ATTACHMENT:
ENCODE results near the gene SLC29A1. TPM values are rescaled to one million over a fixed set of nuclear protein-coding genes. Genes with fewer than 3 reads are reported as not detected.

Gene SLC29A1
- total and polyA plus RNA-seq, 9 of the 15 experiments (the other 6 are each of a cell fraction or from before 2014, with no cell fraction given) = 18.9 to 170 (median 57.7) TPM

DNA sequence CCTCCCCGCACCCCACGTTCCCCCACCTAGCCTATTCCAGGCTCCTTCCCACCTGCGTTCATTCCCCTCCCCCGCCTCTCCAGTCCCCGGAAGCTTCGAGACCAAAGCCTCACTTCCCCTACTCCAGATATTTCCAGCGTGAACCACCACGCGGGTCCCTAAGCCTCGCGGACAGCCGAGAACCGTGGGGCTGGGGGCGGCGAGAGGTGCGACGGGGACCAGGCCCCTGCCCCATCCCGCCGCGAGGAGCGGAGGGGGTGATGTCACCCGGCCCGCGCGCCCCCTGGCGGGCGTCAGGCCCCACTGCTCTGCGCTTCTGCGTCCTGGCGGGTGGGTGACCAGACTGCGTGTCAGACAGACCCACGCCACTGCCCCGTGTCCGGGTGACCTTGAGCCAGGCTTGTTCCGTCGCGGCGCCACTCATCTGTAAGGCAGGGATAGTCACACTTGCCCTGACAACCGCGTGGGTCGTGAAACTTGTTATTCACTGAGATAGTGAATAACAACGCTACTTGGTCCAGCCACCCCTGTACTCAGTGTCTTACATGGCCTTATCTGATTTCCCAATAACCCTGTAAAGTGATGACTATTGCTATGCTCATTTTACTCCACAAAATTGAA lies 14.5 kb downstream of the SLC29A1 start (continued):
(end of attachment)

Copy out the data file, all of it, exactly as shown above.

ENCODE results near the gene SLC29A1. TPM values are rescaled to one million over a fixed set of nuclear protein-coding genes. Genes with fewer than 3 reads are reported as not detected.

Gene SLC29A1
- total and polyA plus RNA-seq, 9 of the 15 experiments (the other 6 are each of a cell fraction or from before 2014, with no cell fraction given) = 18.9 to 170 (median 57.7) TPM

DNA sequence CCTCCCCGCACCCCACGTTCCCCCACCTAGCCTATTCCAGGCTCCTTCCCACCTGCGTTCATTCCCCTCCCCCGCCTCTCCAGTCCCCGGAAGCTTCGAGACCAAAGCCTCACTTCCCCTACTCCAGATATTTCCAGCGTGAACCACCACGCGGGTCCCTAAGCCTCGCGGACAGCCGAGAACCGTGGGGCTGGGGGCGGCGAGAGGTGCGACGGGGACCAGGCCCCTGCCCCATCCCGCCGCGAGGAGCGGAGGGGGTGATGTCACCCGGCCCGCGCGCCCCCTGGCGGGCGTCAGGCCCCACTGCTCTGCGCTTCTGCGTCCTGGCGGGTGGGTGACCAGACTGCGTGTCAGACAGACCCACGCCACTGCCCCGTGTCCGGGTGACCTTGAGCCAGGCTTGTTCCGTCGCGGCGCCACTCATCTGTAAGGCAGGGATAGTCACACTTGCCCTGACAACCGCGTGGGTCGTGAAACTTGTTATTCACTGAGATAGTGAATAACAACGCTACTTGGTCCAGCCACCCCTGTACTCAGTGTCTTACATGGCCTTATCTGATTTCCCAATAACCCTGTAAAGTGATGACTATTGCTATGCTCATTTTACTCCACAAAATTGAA lies 14.5 kb downstream of the SLC29A1 start (continued):